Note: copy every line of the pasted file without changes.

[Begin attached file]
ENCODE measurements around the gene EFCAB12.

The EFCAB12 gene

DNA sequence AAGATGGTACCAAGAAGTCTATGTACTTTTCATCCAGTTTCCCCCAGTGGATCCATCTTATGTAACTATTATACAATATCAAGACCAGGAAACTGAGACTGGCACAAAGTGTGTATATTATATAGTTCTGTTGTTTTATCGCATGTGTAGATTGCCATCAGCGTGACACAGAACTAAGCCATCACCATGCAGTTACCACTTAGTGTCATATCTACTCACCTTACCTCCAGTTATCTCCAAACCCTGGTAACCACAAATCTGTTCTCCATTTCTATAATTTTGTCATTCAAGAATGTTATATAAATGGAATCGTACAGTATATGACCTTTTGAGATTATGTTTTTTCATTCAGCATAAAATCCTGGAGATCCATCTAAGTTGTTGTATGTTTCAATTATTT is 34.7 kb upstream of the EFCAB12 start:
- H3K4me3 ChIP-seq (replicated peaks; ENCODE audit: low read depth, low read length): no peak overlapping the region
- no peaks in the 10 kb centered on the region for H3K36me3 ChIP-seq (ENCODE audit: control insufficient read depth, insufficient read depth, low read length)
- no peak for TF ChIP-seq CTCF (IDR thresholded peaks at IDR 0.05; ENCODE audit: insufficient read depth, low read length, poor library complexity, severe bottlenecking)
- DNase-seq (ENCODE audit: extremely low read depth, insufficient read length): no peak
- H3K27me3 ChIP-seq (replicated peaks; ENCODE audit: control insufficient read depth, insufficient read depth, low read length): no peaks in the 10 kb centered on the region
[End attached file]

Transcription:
ENCODE measurements around the gene EFCAB12.

The EFCAB12 gene

DNA sequence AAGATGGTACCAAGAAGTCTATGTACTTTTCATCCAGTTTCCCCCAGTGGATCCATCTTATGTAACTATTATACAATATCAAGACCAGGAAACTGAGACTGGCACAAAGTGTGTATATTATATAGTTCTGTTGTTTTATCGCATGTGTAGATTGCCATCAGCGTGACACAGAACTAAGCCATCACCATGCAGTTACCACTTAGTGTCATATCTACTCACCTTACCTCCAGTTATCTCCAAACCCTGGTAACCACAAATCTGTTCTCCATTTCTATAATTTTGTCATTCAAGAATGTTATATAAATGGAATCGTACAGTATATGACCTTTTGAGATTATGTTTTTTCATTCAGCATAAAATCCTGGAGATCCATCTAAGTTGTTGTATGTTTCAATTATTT is 34.7 kb upstream of the EFCAB12 start:
- H3K4me3 ChIP-seq (replicated peaks; ENCODE audit: low read depth, low read length): no peak overlapping the region
- no peaks in the 10 kb centered on the region for H3K36me3 ChIP-seq (ENCODE audit: control insufficient read depth, insufficient read depth, low read length)
- no peak for TF ChIP-seq CTCF (IDR thresholded peaks at IDR 0.05; ENCODE audit: insufficient read depth, low read length, poor library complexity, severe bottlenecking)
- DNase-seq (ENCODE audit: extremely low read depth, insufficient read length): no peak
- H3K27me3 ChIP-seq (replicated peaks; ENCODE audit: control insufficient read depth, insufficient read depth, low read length): no peaks in the 10 kb centered on the region